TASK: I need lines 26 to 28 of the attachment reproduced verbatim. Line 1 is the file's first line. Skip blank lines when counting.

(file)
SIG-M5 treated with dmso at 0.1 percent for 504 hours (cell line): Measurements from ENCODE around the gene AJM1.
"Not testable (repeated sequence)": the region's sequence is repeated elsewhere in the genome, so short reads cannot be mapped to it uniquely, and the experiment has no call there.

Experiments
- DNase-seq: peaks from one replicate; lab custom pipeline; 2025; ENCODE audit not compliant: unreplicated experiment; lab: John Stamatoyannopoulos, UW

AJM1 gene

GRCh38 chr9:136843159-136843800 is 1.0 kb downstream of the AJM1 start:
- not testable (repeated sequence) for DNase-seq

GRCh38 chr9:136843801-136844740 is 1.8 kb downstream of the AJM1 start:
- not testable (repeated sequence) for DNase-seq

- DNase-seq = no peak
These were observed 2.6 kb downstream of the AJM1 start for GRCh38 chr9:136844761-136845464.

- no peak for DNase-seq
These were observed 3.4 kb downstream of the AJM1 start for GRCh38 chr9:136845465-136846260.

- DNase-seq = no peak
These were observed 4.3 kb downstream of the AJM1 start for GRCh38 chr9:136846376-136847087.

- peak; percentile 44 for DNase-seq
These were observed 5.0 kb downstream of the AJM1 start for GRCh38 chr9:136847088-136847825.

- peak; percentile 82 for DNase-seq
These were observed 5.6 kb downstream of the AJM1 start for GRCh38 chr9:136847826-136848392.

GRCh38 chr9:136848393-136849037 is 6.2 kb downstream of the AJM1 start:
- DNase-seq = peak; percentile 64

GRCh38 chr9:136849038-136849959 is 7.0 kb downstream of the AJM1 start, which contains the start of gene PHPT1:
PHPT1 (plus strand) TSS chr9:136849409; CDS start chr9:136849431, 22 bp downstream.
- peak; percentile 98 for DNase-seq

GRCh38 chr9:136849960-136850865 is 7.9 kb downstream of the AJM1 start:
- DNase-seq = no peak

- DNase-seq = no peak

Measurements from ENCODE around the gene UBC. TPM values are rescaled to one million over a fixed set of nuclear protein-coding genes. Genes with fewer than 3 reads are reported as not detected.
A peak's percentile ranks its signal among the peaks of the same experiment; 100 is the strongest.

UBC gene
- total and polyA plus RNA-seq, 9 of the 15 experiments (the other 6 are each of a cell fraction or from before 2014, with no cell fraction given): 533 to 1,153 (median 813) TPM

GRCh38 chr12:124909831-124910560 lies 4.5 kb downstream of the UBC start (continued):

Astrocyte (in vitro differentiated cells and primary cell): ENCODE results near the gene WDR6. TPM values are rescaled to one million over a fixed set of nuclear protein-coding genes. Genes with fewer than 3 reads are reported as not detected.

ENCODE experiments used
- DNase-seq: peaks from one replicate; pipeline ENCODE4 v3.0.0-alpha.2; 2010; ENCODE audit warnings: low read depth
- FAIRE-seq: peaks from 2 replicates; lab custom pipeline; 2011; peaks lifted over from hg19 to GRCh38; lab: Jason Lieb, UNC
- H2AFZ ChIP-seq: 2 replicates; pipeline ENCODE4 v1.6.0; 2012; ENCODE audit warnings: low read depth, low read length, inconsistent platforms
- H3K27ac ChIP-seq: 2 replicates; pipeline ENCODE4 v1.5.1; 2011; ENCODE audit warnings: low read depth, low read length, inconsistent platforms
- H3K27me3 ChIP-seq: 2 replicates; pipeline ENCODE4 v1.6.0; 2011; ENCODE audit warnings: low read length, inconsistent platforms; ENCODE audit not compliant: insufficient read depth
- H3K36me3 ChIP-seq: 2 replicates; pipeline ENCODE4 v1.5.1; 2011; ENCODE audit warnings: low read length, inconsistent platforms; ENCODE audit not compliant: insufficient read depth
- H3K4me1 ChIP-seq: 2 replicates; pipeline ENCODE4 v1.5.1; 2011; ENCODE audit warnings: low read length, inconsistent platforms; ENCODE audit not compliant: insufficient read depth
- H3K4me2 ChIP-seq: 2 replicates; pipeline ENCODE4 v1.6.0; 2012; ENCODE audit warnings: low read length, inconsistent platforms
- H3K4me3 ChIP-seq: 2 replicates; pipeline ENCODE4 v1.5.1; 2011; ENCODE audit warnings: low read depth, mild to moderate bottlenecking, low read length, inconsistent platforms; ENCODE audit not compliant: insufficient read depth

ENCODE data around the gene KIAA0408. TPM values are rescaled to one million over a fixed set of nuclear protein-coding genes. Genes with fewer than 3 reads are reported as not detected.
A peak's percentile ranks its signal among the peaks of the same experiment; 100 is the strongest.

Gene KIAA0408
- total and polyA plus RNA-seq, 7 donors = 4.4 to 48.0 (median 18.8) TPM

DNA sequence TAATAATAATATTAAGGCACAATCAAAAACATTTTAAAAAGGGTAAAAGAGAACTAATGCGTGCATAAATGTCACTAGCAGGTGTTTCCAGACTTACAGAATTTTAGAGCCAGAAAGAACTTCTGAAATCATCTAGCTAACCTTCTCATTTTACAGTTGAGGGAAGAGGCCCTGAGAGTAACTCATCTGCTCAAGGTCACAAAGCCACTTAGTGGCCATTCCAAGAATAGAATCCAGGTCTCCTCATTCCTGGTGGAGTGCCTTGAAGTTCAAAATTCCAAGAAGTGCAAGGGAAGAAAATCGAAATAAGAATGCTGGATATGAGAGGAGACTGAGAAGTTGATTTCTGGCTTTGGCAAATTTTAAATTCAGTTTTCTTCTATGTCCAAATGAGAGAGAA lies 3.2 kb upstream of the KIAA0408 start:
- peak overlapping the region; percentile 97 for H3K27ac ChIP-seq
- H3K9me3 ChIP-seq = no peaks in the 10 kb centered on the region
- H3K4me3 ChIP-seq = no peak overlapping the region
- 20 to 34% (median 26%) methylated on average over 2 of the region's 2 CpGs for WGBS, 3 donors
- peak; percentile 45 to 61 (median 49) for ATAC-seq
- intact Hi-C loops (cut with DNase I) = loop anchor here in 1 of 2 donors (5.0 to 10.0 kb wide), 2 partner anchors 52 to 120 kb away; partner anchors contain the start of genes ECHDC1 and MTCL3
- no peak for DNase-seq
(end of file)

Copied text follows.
- DNase-seq = no peak

- DNase-seq = no peak

Measurements from ENCODE around the gene UBC. TPM values are rescaled to one million over a fixed set of nuclear protein-coding genes. Genes with fewer than 3 reads are reported as not detected.